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The 6 Types of Museum Visitor

Updated on March 30, 2013
Shhh! I don't care what type of visitor you are, use your indoor voice!
Shhh! I don't care what type of visitor you are, use your indoor voice! | Source

Marching through the endless rooms at the Natural History Museum in London, I began thinking of the different types of people that visit museums and the different ways in which they visit them.

In total, I have identified 6 museum-specimens worthy of detailing below, but if you are or know of a different breed, then please comment in the section at the bottom. You might find your addition will be integrated amongst all others!

Important: not all lazy enthusiasts are cats.
Important: not all lazy enthusiasts are cats. | Source

1. The Lazy Enthusiast

He's the guy that knows and cares a lot about the subject that the museum is dealing with. However, there's just one small twist: all he seems to do is brush past every single thing in the museum, reading only a few words on each plaque and bypassing other items altogether.

Because maybe he's too tired, he's had a bad day and going to his favourite clown museum cheers him up. Or he's too smart, he's already defined and taught a million creationists what evolution is, he doesn't need a silly plaque explaining it to him in a way fit for mere children. Plaques? Pah. He's the evolution king! Alternatively, he's also very picky about how his information is presented - maybe he likes power point presentations instead of a holographic David Attenborough doing the talking.

You never know with these enthusiasts, but what you do know is that they're complicated fellows.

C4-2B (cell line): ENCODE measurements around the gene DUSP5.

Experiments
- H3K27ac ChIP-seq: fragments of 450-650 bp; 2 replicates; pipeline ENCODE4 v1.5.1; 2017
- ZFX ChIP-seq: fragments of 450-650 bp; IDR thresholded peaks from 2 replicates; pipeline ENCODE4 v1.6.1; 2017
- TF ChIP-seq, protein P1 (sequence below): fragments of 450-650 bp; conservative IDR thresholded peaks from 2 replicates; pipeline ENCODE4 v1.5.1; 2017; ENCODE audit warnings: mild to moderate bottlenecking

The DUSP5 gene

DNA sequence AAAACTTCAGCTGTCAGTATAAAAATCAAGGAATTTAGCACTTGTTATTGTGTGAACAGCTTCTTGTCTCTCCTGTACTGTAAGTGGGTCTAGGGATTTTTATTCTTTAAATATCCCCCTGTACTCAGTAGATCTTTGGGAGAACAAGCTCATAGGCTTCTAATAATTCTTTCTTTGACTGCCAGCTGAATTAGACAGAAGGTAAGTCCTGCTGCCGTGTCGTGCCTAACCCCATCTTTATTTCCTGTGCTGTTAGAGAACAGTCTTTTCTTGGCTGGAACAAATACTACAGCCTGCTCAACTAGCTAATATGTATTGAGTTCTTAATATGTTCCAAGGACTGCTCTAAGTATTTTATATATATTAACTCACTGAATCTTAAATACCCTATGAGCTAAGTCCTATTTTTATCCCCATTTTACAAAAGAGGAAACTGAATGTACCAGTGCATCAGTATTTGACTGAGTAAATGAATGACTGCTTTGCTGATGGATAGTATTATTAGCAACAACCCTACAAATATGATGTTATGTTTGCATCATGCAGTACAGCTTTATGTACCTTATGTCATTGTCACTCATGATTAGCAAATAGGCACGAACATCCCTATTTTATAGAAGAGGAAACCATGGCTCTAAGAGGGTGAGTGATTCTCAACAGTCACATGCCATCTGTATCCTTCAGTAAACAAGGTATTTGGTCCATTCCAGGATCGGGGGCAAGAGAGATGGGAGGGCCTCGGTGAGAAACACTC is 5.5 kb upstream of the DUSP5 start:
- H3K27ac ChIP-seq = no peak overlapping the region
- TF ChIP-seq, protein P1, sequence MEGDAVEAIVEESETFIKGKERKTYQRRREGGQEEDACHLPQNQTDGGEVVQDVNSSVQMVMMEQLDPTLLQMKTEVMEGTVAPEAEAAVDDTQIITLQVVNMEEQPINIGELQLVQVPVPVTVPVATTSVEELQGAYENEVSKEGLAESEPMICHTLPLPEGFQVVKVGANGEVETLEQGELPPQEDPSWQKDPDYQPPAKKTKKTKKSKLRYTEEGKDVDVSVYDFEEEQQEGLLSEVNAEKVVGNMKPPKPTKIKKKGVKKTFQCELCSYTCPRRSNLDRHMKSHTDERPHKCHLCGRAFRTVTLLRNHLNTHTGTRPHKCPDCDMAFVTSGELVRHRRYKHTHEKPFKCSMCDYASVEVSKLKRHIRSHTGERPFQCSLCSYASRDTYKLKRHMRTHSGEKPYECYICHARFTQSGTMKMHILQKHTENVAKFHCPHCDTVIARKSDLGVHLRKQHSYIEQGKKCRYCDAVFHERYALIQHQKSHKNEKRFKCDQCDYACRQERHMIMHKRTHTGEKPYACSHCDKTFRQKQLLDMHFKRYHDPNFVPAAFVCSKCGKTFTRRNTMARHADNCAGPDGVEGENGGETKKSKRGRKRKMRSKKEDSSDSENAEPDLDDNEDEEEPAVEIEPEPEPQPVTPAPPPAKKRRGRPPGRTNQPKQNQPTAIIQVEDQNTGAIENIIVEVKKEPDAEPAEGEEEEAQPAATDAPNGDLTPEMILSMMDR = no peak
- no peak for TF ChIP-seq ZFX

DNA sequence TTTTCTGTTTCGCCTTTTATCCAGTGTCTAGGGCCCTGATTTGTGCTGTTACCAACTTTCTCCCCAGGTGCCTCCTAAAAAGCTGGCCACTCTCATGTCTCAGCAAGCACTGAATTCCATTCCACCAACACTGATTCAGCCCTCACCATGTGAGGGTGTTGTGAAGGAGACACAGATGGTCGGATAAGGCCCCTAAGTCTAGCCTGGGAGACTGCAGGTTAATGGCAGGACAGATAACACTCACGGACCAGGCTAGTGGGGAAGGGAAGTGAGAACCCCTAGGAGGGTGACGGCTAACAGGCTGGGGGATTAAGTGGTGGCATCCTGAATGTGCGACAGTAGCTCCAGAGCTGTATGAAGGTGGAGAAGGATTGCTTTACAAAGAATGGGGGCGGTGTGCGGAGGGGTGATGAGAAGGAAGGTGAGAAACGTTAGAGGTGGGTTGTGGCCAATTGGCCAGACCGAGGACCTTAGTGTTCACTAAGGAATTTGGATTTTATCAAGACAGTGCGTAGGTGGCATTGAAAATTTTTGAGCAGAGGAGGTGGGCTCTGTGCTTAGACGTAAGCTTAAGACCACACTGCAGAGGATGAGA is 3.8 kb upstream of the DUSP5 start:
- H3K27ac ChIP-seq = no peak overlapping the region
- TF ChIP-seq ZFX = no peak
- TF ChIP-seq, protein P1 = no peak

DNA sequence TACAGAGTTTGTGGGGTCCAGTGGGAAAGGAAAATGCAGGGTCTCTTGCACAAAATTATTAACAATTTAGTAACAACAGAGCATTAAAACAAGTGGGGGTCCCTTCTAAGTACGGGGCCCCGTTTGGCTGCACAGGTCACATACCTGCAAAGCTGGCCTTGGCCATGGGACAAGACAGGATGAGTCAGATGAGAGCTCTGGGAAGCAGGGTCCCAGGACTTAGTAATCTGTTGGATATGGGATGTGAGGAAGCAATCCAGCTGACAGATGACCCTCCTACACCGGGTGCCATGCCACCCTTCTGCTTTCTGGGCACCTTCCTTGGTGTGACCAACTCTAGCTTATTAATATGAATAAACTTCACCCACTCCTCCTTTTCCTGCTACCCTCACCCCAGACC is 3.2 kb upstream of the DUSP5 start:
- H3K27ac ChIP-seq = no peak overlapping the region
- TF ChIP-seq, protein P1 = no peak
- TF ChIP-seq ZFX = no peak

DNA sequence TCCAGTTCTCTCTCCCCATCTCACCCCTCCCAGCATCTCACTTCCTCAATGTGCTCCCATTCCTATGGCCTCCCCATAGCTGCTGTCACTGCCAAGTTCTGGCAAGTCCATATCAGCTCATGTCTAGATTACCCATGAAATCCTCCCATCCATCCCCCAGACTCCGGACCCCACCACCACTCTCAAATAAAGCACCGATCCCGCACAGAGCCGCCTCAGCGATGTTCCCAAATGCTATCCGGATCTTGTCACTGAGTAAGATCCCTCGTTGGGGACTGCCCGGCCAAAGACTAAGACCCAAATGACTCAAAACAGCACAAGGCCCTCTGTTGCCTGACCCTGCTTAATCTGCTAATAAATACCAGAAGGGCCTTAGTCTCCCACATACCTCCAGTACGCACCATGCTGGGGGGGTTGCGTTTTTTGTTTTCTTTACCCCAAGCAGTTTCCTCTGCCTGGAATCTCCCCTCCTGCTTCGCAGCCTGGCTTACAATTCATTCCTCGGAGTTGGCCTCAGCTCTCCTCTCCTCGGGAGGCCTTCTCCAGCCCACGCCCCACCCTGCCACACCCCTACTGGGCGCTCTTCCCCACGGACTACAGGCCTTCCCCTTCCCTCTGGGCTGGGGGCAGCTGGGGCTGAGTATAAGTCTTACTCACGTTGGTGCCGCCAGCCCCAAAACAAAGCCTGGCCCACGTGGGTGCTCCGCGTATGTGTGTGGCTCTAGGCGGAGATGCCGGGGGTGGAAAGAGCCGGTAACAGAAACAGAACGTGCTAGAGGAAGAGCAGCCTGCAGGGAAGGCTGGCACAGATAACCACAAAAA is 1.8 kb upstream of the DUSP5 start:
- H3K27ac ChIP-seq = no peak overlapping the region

Gather 'round kids, It's story time!
Gather 'round kids, It's story time! | Source

2. The Story Teller

  • Oh wow that really reminds me of the 'x' I saw at 'y',
  • Do you remember that enormous 'x' I saw there!?
  • You're just as putrid as that 'X' we saw last year...

Yes, the story teller wades through the museum rooms with one single purpose in mind: create memories. Looking for the most memorable items means being able to talk about them later.

Who needs any of that 'factual stuff' when all you're going to talk about with your friends is the giant polar bear you saw, the escalator passing through a model planet, or a siamese dog playing checkers.

Who remembers 90% of the things they see in a museum anyway? No matter how long you spend in a museum the fact remains that you'll remember the awesome things like the earthquake simulator and not the detailed collection of sea shells they had at the back...

Rememberandt Me?

At age 7 however, children develop the human emotion of 'empathy' and so can't resist Remberandt's desperate puppy dog eyes.
At age 7 however, children develop the human emotion of 'empathy' and so can't resist Remberandt's desperate puppy dog eyes. | Source

3. The Wrong Place Visitor

  • 'What the hell is that!'
  • 'What even is a thermo-girator?'
  • 'Why did I even come here!?'

Ahh yes, these are the words of the out of place visitor. Not understanding anything because you mistakingly thought you knew way more about taxonomy than you really did something we'll all do at least once in our lives.